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  3. Anonymous says:

    The main concern of this case should only be about is discrimination against our own Caymanian people!

    If Chantal was NOT Caymanian, her partner would be able to be her dependant on a work permit! There is a precedent for this.

    This is no different than my Caymanian husband having to get a work permit for me to stay home and raise our Caymanian child; if I hadn’t got status two years earlier!

    Why should Caymanians not have the right to have their partner dependant?




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  4. Rick says:

    One this Same sex law is Establish then expects a new wave of immigrants via marriage to Caymanian




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    • Kettle says:

      Don’t try to make that a deterrent factor. that LGBT persons cant marry or have their partners as a dependent when all the heterosexuals are marrying Jamaicans, Cubans, etc for whatever benefits they need/ want.




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  5. World traveller says:

    I personally cant wait to have my “Big Gay Wedding” here in the Cayman islands – all those nice religious folks can attend too, because its coming. They can yell and scream all they want, but the law is law and we “nah independent and trust me we cant afford to be independent” so guess what Gay unions are on the way, you can dream, you preach but in the end those things will not change the law. We all deserve the same rights as heteros.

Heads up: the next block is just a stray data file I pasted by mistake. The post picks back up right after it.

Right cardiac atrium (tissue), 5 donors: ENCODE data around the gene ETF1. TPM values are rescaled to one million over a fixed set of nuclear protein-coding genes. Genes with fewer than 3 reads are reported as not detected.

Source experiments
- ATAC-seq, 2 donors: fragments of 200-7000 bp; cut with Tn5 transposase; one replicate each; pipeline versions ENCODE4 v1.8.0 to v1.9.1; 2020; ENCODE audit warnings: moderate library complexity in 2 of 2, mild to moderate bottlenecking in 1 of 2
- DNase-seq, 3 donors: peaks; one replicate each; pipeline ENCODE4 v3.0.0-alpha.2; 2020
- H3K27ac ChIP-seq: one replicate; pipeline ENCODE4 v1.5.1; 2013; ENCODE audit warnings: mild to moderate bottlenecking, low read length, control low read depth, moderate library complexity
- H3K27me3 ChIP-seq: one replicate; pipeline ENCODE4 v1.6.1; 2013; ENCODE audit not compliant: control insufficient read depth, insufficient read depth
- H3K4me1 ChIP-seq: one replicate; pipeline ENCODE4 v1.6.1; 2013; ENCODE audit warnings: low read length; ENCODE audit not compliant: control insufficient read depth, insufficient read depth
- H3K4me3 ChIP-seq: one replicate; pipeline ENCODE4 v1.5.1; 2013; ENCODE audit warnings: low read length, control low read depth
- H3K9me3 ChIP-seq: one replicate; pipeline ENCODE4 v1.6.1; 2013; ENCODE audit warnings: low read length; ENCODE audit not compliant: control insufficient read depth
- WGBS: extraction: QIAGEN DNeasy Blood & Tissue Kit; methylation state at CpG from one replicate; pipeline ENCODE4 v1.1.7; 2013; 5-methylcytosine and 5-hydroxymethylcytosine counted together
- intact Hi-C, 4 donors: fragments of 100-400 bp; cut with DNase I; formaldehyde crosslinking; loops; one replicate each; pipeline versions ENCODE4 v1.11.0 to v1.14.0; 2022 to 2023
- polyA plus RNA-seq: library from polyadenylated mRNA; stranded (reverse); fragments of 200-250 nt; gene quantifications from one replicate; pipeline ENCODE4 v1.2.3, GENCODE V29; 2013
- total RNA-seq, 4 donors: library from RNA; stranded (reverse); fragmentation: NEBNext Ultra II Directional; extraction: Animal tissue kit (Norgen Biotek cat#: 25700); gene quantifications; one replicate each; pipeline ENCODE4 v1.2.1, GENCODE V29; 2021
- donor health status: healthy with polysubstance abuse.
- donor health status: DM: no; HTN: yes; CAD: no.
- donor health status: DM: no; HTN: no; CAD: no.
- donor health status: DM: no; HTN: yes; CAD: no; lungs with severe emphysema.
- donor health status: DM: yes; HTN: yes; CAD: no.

Happy Hour beckons!




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    • Anonymous says:

      Funny that you say it like that.
      The law is the law and we nah gah change it for unna two.
      So as you said. We nah independent.
      Which means you Follow the laws of the land or move on bobo.

      Gay unions are on the way you say? Thats a lot of faith to have.
      I actually have faith that Jesus is on the way as well.
      See you at happy hour Sunday morning.




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  6. Anonymous says:

    As it is in the constitution.

    Marriage
    14.—(1) Government shall respect the right of every unmarried man and woman of marriageable age (as determined by law) freely to marry a person of the opposite sex and found a family.

    (2) No person shall be compelled to marry without his or her free and full consent.

    (3) Nothing in any law or done under its authority shall be held to contravene subsection (1) to the extent that the law makes provision that is reasonably justifiable in a democratic society—

    (a)in the interests of public order, public morality or public health;
    (b)for regulating, in the public interest, the procedures and modalities of marriage; or
    (c)for protecting the rights and freedoms of others.

    (4) Spouses shall be entitled to equal rights and shall be subject to equal responsibilities as between themselves and as regards their children both during and after marriage, but this equality of rights and responsibilities shall be subject to such arrangements or measures as may be agreed, or as may be ordered by a court, in the interests of their children.




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    • Anonymous says:

      This is a grant of positive rights to opposite sex couples. It says nothing about same-sex couples.




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      • Anonymous says: